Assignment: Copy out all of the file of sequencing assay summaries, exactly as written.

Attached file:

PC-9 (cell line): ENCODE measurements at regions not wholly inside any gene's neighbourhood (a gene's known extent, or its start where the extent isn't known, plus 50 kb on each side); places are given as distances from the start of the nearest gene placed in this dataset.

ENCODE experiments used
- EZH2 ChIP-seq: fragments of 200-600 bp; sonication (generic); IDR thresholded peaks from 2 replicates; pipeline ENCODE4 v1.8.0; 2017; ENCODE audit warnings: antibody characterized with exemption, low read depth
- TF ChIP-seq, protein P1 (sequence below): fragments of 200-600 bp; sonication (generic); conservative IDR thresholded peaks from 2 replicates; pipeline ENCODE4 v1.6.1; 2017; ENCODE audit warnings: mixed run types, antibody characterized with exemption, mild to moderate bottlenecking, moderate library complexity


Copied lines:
PC-9 (cell line): ENCODE measurements at regions not wholly inside any gene's neighbourhood (a gene's known extent, or its start where the extent isn't known, plus 50 kb on each side); places are given as distances from the start of the nearest gene placed in this dataset.

ENCODE experiments used
- EZH2 ChIP-seq: fragments of 200-600 bp; sonication (generic); IDR thresholded peaks from 2 replicates; pipeline ENCODE4 v1.8.0; 2017; ENCODE audit warnings: antibody characterized with exemption, low read depth
- TF ChIP-seq, protein P1 (sequence below): fragments of 200-600 bp; sonication (generic); conservative IDR thresholded peaks from 2 replicates; pipeline ENCODE4 v1.6.1; 2017; ENCODE audit warnings: mixed run types, antibody characterized with exemption, mild to moderate bottlenecking, moderate library complexity